I just love discovering new things I can use on my own property. I was mowing along the property line and discovered that hidden in the "wild" corner that we have been happy to turn over to the birds and bunnies, a crabapple tree sprung to life and was full of ripe fruit. It took me back to the days of my aunt and I spending the summer riding our horses all over the county.
One of our favorite spots was an abandoned gravel pit a few miles away on a sparsely populated dirt road. It was one of those spots hidden between roads where, if you didn't know how to find its hidden little trail, you would never know it was there. Because of the distance from my grandparents house, we often disappeared down there for the whole day - just coming home at dusk after all the big hills and valleys had been conquered. Rarely did we prepare for the day with food but the tart little wild crabapples, black raspberries and sweet purple clover heads were just enough to keep us satisfied....
I sliced them in half (try to remove as much of the stem as you can but you don't have to be fussy) and tossed them in a large pot, seeds and all. I added enough water to just come to the top of the apples and simmered them about 20 minutes until they were broken down. While they are boiling, this is a good time to clean and sterilize your jelly jars and lids and set aside on a clean dish towel nearby.
After they were cooled enough to handle, the kids helped me strain them. First, we used a mesh strainer and scooped everything into that. This will give you a very pulpy juice. Then we rinsed the strainer and lined it with a thin, smooth kitchen towel (the non-fuzzy kind like you might cover dough with). We ran the juice from the first drain through it first. I used a spatula to keep scraping the bottom to encourage the juice to go through. Now your juice should be pulp free. After the juice drained through, I was still left with a bunch of pulp. I twisted the towel into a bag around the pulp and squeezed to get the rest of the juice out. I tossed out the pulp and rinsed the towel. I returned the towel to the strainer and placed the bigger chunks in it and repeated the step of twisting the towel shut and squeezing the rest of the juice out of that pulp.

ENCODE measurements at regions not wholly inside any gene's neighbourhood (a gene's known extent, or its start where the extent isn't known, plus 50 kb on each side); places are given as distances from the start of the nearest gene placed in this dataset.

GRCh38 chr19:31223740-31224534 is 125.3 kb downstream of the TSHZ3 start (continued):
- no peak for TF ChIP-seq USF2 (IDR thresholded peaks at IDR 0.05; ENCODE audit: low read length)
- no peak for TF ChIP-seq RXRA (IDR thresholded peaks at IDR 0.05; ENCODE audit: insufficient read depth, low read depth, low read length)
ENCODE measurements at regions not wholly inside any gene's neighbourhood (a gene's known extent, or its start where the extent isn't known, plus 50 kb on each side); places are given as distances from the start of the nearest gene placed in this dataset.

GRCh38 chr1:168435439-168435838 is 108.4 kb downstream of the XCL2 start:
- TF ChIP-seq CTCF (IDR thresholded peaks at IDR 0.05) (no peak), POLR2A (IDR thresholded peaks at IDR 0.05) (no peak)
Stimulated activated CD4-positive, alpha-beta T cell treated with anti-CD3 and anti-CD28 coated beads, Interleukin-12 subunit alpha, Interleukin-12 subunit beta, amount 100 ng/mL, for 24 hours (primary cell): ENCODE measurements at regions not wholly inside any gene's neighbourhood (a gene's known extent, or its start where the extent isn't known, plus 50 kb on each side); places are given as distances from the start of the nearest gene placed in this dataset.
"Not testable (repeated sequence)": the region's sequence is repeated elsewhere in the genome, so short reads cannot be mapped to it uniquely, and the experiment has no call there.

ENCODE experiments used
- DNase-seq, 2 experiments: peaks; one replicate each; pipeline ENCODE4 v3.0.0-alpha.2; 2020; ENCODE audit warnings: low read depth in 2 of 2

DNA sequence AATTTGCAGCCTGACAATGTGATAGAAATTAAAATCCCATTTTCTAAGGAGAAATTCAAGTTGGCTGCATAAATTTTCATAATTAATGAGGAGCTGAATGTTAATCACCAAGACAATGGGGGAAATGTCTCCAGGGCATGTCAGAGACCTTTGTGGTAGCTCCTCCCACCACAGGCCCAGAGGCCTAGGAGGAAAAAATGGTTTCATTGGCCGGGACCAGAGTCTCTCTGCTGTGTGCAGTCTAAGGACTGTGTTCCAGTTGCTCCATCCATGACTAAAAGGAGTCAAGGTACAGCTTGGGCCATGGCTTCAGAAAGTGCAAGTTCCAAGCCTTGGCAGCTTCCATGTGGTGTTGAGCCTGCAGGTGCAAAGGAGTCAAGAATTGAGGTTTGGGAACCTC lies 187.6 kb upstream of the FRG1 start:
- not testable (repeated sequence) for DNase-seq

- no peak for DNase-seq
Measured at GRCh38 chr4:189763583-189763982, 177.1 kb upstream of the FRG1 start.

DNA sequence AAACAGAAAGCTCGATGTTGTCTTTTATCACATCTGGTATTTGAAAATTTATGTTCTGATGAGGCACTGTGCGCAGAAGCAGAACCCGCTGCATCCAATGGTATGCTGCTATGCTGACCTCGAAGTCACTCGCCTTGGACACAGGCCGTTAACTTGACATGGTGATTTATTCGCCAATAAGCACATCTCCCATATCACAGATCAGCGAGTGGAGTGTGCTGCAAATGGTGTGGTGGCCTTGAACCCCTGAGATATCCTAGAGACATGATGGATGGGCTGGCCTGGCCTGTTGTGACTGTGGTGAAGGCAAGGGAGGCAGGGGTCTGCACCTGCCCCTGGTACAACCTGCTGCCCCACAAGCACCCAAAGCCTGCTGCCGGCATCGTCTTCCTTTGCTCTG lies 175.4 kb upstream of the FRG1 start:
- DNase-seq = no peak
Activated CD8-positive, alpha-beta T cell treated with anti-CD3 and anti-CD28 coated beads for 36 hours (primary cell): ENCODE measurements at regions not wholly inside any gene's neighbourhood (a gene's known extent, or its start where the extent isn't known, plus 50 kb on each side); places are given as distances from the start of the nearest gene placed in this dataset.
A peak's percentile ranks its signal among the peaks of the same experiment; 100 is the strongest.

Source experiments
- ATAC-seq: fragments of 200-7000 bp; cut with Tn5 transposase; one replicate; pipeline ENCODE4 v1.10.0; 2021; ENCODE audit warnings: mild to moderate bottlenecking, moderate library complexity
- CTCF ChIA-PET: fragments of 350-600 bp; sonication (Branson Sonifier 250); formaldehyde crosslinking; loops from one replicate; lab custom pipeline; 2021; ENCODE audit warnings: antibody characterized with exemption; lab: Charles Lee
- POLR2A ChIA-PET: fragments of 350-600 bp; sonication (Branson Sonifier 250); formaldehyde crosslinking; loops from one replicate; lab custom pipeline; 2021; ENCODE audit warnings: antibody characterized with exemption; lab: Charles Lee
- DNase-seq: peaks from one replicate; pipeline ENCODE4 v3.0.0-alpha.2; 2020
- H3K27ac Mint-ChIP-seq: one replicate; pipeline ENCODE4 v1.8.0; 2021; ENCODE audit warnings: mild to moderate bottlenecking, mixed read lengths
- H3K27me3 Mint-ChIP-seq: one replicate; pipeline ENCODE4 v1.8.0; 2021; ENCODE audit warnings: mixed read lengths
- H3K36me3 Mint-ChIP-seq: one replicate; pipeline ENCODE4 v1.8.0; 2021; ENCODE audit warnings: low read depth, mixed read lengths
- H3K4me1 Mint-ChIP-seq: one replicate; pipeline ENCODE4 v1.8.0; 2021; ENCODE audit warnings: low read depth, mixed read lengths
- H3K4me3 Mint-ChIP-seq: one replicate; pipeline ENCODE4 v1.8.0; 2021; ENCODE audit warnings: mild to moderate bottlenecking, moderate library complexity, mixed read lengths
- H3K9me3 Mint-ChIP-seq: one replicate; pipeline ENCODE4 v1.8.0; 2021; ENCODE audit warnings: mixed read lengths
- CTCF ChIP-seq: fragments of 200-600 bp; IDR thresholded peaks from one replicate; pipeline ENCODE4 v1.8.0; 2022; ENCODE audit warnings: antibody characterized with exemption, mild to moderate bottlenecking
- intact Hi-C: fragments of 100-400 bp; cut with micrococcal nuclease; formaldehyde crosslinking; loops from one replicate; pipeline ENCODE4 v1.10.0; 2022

Measure out your juice to see how much you have. I ended up with 4 cups. The Sure-Jell package (original, not the reduced sugar kind) has a recipe for crabapple jelly that called for a ratio of 7 cups of crabapple juice to 9 cups of sugar. After doing a bit of practicing fractions and percentages with my 5th grader, we came to the conclusion that 5 cups of sugar and roughly half the package of Sure-Jell should do the trick. Because you cooked down your apples with the skin on, your juice will have some of its own natural pectin and that will help your jelly to set. If you are worried that you may not have enough pectin, you can add another teaspoon of pectin or cook your jelly an extra minute.
So I took my 4 cups of crabapple juice and added the 1/2 box of pectin in a large pot and whisked together. Bring this to a rolling boil, stirring constantly. Add your sugar - in my case 5 cups - all at once and stir or whisk until dissolved. Bring your jelly to a rolling boil again, stirring constantly, and once it reaches that rolling boil you need to cook it for 1-2 minutes while stirring. Remove from heat and stir for a minute while the foam settles. Mine is very bubbly - not sure if its because I whisked it too much or what but it looks like pink champagne and did not affect the "set" so I'm OK with it. Skim any major foam and place in a "dump" bowl.
Take your prepared jelly jars and fill them with about an inch of space from the top. Wipe the rims and sides clean with a hot damp cloth. Place the lids on and tighten the rings as tight as you can. Place all your filled jars in your canner. Make sure the water is at least an inch above your jars. Bring water to a boil and process for about 5 minutes. Remove the jars and set aside to cool. As the jars cool, you will hear the buttons on the lids pop. Leave them alone to cool overnight before putting them away but once the lid does not "bounce" when you push the center it is sealed. If you have any that don't seal, store them in your fridge and eat them first.
This recipe made 8 - 8 oz. jelly jars and 1 - 4 oz. jelly jar for me. The jam itself is a refreshing change of pace from your usual very sweet jams - this one starts with the hint of sweet and ends with a bit of tart. Happy foraging!